Then I found this method, shown below, which uses the two leaves to form one very long leaf. This method is a little trickier to fold, but you can add so much more filling, and after a few attempts, I was able to get semi-decent looking triangles.
Even if you’re wrapping skills aren’t quite there yet, the twine is your saving grace. You can just wrap your dumplings several times in twine to keep your dumplings secure and keep any filling from falling out. I like wrapping mine three times around one way and then 2-3 times the other way, so every side is secured.
Sometimes, you’ll see the dumplings in bundles. Usually several strings are tied together and hung off of a door knob, sink, closet, etc. You wrap your dumpling up along the string and tie it, and then you have a bundle of dumplings. I think they look quite cute that way, but it’s a little trickier to tie the dumplings when one end of the string is tied together with other strings.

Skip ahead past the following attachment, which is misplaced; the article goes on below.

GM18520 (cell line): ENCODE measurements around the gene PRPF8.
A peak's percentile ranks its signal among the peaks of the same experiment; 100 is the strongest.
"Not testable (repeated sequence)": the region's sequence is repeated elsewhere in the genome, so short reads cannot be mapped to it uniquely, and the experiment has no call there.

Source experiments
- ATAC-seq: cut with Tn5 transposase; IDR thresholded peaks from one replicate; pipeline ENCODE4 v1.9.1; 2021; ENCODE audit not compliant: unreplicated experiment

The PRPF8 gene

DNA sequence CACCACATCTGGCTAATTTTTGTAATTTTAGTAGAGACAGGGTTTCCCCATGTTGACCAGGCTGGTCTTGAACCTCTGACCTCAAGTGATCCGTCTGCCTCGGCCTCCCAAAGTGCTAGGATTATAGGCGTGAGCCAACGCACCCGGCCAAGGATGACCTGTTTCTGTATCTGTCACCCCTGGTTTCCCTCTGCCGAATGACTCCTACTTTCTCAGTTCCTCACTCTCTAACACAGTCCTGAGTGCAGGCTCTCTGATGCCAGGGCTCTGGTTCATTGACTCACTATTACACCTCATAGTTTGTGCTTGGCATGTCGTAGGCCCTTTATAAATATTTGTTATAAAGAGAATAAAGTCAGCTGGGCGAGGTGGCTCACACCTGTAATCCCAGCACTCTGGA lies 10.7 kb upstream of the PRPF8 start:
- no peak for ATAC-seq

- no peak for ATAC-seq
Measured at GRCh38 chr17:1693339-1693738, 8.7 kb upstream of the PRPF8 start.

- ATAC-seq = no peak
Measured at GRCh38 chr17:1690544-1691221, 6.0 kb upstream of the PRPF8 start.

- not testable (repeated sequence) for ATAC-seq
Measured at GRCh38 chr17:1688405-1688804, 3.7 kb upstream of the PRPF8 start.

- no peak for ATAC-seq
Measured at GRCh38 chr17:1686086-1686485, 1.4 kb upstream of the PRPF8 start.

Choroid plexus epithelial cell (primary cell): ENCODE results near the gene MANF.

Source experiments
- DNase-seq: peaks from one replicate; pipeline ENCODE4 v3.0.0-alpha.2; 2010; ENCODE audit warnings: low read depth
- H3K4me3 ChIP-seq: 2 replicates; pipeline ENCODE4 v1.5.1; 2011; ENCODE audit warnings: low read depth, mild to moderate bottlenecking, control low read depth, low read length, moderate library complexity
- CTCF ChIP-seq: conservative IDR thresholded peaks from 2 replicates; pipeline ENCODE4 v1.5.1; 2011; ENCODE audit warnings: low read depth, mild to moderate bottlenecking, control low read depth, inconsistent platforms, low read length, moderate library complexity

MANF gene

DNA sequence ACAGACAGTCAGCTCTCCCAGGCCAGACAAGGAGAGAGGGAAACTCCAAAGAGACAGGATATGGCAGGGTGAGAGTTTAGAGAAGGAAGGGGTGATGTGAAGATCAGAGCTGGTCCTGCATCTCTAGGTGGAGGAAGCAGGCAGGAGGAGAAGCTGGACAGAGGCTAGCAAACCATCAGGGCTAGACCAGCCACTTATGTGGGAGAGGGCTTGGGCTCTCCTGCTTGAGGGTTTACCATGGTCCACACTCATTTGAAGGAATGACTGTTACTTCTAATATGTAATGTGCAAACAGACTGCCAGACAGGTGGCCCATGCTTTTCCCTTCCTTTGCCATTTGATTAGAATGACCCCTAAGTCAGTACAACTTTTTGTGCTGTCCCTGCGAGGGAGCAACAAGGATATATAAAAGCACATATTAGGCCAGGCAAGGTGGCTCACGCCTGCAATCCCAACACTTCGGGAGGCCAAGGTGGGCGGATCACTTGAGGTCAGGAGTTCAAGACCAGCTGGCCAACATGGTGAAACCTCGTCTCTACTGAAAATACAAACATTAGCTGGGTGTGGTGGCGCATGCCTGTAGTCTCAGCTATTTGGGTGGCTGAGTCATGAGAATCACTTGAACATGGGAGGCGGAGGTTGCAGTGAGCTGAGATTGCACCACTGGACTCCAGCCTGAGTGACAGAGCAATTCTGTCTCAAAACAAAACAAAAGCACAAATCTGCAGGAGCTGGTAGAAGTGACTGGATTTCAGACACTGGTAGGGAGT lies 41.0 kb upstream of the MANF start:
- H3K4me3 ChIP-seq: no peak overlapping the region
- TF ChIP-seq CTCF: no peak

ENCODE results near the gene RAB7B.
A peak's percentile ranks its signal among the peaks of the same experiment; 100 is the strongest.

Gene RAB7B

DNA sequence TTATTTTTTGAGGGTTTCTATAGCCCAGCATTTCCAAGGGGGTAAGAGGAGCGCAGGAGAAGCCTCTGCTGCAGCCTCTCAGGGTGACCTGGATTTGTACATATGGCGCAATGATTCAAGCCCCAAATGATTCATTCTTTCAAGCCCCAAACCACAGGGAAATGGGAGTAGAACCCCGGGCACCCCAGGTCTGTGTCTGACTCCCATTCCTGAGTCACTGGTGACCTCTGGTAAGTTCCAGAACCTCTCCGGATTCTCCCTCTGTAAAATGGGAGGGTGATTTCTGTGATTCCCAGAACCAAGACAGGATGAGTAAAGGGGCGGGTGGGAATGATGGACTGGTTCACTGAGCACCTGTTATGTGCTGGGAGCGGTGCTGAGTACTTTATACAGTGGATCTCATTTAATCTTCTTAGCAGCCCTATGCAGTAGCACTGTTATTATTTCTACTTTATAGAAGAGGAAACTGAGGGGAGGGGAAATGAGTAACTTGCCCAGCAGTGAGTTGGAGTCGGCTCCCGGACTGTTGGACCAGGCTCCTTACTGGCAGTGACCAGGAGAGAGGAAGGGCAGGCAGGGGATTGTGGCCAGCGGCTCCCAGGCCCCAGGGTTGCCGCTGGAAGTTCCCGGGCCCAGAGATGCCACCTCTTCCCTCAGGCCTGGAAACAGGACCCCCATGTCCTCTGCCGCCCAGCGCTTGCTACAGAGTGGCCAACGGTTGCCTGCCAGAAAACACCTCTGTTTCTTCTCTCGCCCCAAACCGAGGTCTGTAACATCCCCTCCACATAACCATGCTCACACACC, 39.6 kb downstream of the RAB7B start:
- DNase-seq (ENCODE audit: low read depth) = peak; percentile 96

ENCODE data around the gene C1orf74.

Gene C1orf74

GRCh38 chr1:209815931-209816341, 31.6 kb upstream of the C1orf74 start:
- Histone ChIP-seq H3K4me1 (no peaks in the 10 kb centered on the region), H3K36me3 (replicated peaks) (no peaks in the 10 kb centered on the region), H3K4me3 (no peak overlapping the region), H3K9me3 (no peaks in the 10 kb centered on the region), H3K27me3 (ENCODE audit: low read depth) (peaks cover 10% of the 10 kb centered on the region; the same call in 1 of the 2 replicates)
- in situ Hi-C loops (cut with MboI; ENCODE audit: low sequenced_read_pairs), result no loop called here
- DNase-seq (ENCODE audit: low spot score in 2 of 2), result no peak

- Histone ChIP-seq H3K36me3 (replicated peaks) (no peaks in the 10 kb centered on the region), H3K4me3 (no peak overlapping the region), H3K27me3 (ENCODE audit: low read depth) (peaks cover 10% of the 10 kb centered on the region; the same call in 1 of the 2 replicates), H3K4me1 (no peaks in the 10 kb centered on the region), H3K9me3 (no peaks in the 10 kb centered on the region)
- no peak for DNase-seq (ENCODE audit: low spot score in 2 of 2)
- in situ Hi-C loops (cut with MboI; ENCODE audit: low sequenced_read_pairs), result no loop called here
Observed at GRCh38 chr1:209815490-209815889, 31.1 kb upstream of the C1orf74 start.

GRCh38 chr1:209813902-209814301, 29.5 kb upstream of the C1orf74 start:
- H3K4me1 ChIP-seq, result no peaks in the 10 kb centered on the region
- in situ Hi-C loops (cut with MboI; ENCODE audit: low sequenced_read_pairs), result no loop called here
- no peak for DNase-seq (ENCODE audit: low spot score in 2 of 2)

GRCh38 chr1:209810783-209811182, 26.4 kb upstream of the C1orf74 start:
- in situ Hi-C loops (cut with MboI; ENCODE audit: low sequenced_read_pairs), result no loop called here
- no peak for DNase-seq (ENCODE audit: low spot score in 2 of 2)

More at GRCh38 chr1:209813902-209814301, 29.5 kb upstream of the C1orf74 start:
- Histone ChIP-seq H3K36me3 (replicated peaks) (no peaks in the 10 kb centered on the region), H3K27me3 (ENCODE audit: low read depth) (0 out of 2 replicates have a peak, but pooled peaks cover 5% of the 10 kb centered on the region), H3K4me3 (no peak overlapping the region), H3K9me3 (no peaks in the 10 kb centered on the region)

To cook the dumplings, you can steam or boil them. I prefer steaming, as the rice gets more sticky and chewy. With boiling, the rice is a little softer and more moisture gets in. You also run the risk of the fillings spilling out if your dumplings aren’t secure. However, most people usually boil because it takes less time. It takes about 2 hours to cook when boiling and closer to 4 hours when steaming (depending on the size of your dumplings).